LAS VEGAS -- Addison Short and a friend tried to run for safety when they heard the pop of gunfire during Jason Aldean's performance Sunday night. But Short's knee buckled.
"I just got shot, I can't run," she cried out.
The shooter firing from the window of a room on the 32nd floor of the Mandalay Bay Resort and Casino on the Las Vegas Strip had shot her in the leg. It hurt. Blood gushed from the wound.
"You go, just go get somewhere safe," Short told her friend, who escaped the bullets raining down from a shooter authorities identified as Stephen Paddock, 64.
From her hospital bed on Monday, Short recalled how she was wounded in the deadliest mass shooting in modern US history -- and rescued.
A good Samaritan wrapped her leg in a tourniquet and whisked her out of harm's way, she told CNN.
It was one of the many stories of heroism that emerged from the massacre.
Police said Paddock, of Mesquite, Nevada, killed 59 people and wounded 527 others. A nurse, a special education teacher and kindergarten teacher are among the dead. Police are trying to piece together a motive.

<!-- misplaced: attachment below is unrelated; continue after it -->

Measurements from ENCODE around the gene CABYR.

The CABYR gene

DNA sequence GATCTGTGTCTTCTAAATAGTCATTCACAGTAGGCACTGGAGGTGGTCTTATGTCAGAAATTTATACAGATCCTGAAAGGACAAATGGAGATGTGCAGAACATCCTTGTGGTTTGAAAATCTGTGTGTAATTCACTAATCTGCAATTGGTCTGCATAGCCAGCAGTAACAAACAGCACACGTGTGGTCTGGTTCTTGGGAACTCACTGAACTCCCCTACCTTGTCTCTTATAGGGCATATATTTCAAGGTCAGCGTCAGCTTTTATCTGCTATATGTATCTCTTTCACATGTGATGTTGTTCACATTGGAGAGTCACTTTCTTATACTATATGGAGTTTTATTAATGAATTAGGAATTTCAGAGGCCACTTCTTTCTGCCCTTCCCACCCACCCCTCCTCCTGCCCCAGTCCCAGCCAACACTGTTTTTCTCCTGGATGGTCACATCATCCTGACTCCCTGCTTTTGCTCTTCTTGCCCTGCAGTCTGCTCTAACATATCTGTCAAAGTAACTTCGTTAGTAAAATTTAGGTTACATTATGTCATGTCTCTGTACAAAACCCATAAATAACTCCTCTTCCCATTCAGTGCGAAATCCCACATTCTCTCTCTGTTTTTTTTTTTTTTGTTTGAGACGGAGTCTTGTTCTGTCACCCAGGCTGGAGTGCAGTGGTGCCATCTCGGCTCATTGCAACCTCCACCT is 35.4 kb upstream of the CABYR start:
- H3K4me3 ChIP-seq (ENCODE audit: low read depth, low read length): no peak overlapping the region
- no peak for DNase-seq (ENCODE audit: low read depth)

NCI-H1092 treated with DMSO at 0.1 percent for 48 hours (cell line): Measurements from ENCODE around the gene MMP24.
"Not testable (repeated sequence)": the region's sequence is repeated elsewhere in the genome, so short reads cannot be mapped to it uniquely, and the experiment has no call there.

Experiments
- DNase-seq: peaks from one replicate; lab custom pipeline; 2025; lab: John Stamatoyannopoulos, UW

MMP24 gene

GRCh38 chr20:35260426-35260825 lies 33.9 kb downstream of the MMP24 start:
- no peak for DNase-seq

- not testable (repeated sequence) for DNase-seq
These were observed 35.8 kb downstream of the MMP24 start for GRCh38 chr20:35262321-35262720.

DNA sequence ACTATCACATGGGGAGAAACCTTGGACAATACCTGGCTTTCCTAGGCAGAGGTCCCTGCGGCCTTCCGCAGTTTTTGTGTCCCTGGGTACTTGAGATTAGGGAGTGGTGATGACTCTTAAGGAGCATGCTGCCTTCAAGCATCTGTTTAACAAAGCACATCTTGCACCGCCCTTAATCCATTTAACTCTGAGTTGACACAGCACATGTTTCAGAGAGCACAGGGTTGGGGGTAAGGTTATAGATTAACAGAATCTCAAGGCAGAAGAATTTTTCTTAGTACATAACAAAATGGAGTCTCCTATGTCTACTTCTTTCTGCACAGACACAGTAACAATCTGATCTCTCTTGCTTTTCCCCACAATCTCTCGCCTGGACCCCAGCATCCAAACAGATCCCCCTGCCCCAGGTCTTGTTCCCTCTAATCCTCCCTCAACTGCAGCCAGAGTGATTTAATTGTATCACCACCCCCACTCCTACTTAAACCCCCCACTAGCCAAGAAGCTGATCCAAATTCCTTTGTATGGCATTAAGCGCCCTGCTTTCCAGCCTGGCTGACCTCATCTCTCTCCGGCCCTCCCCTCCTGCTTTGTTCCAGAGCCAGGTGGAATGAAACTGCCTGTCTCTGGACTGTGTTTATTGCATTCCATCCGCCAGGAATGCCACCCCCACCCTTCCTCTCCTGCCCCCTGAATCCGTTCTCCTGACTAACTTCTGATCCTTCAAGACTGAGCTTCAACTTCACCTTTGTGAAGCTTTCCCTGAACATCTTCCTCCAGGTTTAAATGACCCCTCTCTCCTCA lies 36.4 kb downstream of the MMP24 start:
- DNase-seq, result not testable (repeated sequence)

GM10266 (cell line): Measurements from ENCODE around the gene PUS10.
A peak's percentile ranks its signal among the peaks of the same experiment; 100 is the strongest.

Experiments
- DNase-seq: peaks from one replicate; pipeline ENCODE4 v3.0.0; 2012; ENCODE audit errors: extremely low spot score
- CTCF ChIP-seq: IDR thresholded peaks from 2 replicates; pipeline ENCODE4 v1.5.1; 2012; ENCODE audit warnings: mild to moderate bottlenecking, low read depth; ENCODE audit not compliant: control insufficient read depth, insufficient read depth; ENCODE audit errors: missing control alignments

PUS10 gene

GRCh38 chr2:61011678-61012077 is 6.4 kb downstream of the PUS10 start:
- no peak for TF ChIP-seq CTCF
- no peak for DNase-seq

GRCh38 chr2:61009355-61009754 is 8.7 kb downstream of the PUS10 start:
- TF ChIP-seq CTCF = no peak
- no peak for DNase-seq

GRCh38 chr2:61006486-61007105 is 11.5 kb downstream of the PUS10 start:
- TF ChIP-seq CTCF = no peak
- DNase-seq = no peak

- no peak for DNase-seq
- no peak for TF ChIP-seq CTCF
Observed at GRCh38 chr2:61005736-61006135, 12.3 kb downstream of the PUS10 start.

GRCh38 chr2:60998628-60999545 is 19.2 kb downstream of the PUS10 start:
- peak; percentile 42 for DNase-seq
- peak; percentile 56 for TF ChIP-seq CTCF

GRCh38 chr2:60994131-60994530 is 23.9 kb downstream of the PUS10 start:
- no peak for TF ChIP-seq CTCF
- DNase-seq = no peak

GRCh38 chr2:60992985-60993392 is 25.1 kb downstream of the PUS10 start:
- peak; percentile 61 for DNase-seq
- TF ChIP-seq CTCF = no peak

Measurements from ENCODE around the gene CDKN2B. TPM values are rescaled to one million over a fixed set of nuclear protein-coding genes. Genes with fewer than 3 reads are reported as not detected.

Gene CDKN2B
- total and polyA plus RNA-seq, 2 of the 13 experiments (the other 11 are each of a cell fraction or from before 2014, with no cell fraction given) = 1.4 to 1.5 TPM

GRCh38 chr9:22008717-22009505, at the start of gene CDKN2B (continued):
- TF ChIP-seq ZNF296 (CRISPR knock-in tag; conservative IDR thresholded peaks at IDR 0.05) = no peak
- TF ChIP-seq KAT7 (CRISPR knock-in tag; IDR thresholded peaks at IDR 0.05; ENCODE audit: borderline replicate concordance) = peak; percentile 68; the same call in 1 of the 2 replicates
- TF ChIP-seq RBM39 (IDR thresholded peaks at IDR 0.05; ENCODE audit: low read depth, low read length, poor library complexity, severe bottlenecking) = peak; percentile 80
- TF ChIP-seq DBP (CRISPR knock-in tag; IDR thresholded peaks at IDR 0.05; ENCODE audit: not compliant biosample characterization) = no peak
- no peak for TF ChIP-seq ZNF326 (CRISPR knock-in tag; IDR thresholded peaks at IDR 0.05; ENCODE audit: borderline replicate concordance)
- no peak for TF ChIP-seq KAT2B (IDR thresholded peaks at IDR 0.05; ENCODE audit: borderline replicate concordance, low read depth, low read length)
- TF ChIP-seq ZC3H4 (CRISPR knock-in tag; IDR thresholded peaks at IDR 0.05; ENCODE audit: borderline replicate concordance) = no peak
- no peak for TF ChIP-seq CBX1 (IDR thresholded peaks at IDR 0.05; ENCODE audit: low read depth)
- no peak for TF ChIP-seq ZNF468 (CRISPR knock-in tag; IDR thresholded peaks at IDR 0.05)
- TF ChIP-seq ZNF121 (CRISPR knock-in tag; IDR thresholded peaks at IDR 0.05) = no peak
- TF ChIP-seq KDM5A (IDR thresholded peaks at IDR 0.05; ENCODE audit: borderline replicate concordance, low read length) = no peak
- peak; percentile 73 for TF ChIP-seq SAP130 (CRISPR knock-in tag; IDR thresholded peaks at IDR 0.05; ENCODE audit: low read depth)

Paddock killed himself in his hotel room, where police found 23 guns, said Clark County Assistant Sheriff Todd Fasulo. Fasulo said another 19 guns were found in the gunman's Mesquite, Nev., home, where police searched.
"We believe Paddock is solely responsible for this heinous act," Fasulo said late Monday.
Short, 18, said people paused when they heard the gunshots at the Las Vegas Village, a 15-acre greenspace outside the MGM Grand hotel. Concertgoers at the Route 91 Harvest country music festival thought it sounded like fireworks, she said. But then they realized it was gunfire.
That's when Short and her friend turned around and started running. Short said she dove under a bar to take cover.
"You kept hearing gunshots. They just weren't stopping," she said.
As she lay wounded, Short said a man used his belt to wrap her leg, an attempt to stop the bleeding. She wanted to talk to her mother.
"Please get me out of here," she said to the man, a stranger to her.
"He just picked me up and threw me over his shoulder," Short, a Las Vegas resident, said.
The man carried her to a taxi that took her to the Sunrise Hospital and Medical Center in Las Vegas, where she was being treated Monday.
"It was just the scariest experience of my life," Short said.
As she sat in her hospital bed, she thought about the people who lost their lives and those who were severely injured.
Short said her mother, a police officer, usually works the festival. She had signed up to work it again this year but didn't get duty this time.
"I don't know what I would've done if she was there and she would have got hurt, too," Short said.